'Incredible, gobsmacking, breathtaking': Inside Ed Sheeran's year back on the road

'Incredible, gobsmacking, breathtaking': Inside Ed Sheeran's year back on the road

As huge as 2017 was for Ed Sheeran on the live circuit, 2018 promises to take things to a whole new level.

Last weekend’s Capital Jingle Bell Ball at The O2 marked the pop phenomenon’s final show of a year that has seen him tour Europe, the Americas and Asia, as well as headline the Glastonbury Festival.

“This year has just been incredible,” says Sheeran’s international agent Jon Ollier of CAA. “The tour was a success, we broke some records, we put the stadium tour on sale and we sold three million tickets outside of North America for next year. It’s just been gobsmacking. Glastonbury was just breathtaking. To see him up there was one of the proudest moments of my career.”

Glastonbury organiser Emily Eavis could not agree more. “With Ed being pretty much the biggest artist on the planet right now, he was a really clear choice for a headliner,” Eavis tells Music Week. “Also, all the kids in Pilton are massive fans and kept telling me and my dad that we should get him!

“It was just amazing. People almost take it for granted now that Ed can play these enormous shows entirely on his own, with just a guitar and a loop pedal, but it’s an incredibly impressive thing, and one that I think very, very few musicians could pull off.”

The next 12 months will see Sheeran play stadiums around the world, with the UK/Ireland leg lined up for May to June.

Ollier explains: “We know we could’ve come back and gone straight into stadiums [this year], but then where do you go after that?

“We just felt that by doing the arenas first and keeping the heat in the ticket, and then aiming for that Glastonbury headline slot, it would catapult us forward into the following year – and obviously it worked.”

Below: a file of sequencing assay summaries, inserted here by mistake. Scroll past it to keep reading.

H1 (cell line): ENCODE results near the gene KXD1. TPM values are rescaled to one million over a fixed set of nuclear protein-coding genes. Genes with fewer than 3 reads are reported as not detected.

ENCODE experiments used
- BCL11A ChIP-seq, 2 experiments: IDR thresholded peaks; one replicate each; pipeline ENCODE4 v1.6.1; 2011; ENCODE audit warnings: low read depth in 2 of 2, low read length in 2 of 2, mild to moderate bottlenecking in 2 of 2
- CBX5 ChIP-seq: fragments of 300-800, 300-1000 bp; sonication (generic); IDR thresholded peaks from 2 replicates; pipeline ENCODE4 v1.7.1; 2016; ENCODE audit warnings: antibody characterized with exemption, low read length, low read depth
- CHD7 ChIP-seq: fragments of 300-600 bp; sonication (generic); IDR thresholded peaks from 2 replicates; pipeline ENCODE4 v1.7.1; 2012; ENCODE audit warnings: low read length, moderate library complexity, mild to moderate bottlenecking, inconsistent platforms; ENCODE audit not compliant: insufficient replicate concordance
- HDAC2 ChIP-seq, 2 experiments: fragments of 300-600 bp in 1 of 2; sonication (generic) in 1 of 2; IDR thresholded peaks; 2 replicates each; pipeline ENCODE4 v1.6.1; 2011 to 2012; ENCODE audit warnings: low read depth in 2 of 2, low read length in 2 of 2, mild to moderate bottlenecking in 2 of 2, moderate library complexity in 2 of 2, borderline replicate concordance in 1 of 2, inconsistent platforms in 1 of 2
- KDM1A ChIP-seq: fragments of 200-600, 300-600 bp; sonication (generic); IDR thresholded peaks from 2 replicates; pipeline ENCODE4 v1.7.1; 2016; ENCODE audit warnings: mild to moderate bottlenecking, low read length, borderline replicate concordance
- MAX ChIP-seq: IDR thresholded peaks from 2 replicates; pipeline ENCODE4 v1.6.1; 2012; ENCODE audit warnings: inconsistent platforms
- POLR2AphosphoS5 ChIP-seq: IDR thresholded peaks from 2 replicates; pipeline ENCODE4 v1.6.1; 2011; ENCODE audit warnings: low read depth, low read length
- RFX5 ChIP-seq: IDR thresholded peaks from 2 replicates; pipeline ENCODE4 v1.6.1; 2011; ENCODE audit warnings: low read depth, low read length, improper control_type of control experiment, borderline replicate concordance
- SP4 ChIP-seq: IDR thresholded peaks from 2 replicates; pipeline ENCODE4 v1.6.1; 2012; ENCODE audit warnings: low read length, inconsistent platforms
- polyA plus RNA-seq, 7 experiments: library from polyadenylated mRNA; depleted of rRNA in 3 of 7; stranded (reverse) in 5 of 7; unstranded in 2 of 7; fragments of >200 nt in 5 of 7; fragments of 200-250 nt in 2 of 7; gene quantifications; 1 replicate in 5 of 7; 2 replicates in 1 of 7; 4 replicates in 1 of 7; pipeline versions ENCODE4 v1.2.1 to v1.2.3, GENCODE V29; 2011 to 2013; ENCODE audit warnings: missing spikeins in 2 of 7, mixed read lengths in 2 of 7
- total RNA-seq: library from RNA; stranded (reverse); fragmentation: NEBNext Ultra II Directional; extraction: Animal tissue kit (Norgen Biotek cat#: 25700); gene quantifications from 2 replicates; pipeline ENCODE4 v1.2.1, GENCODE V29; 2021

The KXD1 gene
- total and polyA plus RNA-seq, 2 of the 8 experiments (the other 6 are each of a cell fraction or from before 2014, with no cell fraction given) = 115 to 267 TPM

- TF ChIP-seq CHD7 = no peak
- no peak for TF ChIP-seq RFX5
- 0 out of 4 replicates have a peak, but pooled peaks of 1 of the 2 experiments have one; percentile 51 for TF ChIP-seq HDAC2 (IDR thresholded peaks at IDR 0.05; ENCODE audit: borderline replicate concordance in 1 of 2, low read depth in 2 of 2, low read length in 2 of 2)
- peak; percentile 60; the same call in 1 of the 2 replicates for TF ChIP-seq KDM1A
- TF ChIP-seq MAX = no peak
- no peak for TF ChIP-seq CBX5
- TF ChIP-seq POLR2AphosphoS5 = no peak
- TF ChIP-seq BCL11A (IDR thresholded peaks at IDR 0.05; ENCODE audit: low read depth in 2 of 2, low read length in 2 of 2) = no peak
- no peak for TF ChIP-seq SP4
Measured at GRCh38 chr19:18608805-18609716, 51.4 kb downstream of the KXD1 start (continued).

Kilimanjaro Live and DHP Family are co-promoting the majority of the UK tour, with AEG Presents staging the Scottish dates. More than one million tickets have been sold for the shows.

“The arena tour was such an underplay for him. He can make any room feel intimate, you run out of superlatives,” says DHP’s Dan Ealam.

“It also gave a sense of excitement thinking about those bigger shows next year.”

“Ticket sales were off the scale,” beams Kili’s Steve Tilley. “We went for a Saturday onsale [for the stadium dates] to give everyone the best chance, and got rid of all presales so there wouldn’t be one channel getting a preferential start.

“I started adding shows very quickly. We went on sale with one Manchester Etihad, one Newcastle St James’ Park, two Wembleys and one Cardiff [Principality Stadium] and ended up with four Manchesters, three Newcastles, four Wembleys and four Cardiffs. Ed has always confounded expectations.”

AEG’s Simon Jones is organising Sheeran’s trio of Hampden Park concerts in Glasgow.  “I think we now have equalled the record for the most amount of tickets sold in Glasgow for a stadium, jointly with Take That,” he says.

It was a similar story at Cardiff’s Principality Stadium in Wales. “The feeling I was getting from people at the venue was that two nights would be incredible because no one had ever managed more,” notes Ealam.

“When we went on sale we were straight into four nights and that was a major moment. No one’s ever done three nights at St James’ Park in Newcastle before either – it is just mega.”

Up to 10,000 tickets purchased illegally by known touts were cancelled and returned back into the marketplace for purchase at face value via Twickets after promoters and Sheeran’s team worked to protect fans from the excesses of the secondary ticketing market.

Three of the big four resale sites heeded warnings not to resell tickets (Viagogo failed to comply with the promoters’ requests). As a result, 90% of tickets were delivered directly to fans at face value.

“That was another reason why we decided not to do presales,” reveals Tilley. “We felt that presales drive the secondary market because you’re restricting the supply of tickets, therefore people start panicking that they can’t get a ticket and so the first thing they do is go to the secondary market. That’s normally when they then get ripped off.”

Last month, the CMA announced it would take enforcement action against secondary ticketing websites suspected of breaking consumer protection law. Google has also recently unveiled new global resale regulations.

“We’ve done a lot of work in trying to effect change and get some regulation, and there’s been some news over the past couple of weeks that shows that people are starting to listen,” adds Ollier.

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